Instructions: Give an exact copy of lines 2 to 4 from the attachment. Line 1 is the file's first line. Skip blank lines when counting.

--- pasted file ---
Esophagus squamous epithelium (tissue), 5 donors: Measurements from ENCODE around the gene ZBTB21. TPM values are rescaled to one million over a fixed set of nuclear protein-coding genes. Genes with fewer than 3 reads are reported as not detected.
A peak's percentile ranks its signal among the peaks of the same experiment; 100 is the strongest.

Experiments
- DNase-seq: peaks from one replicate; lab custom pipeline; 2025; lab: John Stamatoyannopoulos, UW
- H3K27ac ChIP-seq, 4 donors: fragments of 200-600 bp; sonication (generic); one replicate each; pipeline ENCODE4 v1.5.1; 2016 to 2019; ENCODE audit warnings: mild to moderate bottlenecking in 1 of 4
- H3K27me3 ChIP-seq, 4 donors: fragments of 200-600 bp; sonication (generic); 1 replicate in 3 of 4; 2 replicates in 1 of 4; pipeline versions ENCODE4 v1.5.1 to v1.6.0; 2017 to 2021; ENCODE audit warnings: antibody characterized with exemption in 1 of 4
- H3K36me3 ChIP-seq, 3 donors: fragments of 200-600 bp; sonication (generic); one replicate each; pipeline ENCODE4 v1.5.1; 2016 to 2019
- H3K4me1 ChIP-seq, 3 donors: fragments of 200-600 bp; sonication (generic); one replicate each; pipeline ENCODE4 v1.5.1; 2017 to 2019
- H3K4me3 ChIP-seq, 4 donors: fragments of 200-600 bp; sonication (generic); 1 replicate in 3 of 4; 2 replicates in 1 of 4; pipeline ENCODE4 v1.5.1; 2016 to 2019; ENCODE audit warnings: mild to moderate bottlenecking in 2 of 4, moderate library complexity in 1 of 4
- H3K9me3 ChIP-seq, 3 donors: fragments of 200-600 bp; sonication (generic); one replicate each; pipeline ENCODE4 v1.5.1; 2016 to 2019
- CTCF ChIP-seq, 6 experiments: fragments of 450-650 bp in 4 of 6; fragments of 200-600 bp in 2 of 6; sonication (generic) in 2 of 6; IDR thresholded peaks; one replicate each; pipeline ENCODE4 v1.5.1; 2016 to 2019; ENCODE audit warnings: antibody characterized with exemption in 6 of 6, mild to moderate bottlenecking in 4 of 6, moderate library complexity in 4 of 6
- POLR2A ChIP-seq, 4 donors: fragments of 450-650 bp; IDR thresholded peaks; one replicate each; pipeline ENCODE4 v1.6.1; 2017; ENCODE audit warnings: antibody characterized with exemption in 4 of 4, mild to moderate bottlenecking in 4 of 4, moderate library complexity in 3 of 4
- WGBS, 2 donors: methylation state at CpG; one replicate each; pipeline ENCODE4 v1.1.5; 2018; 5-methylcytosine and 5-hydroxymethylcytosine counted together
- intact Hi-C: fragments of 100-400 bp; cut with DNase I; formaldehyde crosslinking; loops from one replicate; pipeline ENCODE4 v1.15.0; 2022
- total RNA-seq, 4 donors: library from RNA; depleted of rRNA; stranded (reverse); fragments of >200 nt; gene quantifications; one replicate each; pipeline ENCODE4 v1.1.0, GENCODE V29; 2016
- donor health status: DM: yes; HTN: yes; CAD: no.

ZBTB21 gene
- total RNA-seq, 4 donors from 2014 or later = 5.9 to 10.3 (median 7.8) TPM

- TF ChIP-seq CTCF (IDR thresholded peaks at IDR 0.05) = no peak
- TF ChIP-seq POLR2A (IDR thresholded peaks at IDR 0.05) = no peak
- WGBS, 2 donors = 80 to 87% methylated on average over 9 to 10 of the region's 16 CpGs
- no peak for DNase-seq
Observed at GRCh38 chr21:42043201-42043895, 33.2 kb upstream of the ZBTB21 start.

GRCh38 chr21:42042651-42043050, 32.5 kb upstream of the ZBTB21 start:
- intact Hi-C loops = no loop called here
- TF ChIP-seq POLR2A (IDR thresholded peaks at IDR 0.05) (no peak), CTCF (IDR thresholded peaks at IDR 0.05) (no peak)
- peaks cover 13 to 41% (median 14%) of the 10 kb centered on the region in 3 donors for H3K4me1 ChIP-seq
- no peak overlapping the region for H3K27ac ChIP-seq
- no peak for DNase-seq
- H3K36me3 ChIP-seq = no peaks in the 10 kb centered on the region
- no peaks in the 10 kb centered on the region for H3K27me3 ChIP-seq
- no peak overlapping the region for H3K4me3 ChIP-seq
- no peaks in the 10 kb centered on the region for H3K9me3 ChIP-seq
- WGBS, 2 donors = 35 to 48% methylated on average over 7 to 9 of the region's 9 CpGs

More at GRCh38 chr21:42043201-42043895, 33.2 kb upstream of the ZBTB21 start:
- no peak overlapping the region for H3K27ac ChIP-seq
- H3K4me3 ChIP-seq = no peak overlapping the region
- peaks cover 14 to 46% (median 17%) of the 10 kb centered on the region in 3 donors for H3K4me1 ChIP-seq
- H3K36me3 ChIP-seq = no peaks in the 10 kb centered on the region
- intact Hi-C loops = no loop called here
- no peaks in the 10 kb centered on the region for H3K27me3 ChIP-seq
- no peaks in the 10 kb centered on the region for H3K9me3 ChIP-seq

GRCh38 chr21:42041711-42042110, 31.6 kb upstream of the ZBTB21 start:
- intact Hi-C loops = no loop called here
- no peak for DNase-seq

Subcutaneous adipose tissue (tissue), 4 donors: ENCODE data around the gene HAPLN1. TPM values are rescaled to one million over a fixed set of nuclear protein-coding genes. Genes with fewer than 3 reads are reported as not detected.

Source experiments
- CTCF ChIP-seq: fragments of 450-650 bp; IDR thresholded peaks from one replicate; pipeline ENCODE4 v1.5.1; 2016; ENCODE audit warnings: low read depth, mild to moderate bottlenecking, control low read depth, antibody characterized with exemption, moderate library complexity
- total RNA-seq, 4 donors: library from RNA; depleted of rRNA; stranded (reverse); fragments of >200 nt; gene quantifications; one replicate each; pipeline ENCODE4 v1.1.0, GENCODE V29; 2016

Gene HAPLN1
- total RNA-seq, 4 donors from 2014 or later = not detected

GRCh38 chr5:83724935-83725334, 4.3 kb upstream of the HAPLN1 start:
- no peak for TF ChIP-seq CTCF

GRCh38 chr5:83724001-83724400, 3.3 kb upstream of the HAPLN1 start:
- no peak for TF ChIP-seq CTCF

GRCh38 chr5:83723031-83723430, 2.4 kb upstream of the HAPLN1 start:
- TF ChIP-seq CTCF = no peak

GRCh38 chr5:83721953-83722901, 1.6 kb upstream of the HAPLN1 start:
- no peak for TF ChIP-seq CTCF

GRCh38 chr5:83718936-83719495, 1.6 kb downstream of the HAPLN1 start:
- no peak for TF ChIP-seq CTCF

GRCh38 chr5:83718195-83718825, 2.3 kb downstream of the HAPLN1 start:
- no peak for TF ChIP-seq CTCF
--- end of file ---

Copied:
A peak's percentile ranks its signal among the peaks of the same experiment; 100 is the strongest.

Experiments
- DNase-seq: peaks from one replicate; lab custom pipeline; 2025; lab: John Stamatoyannopoulos, UW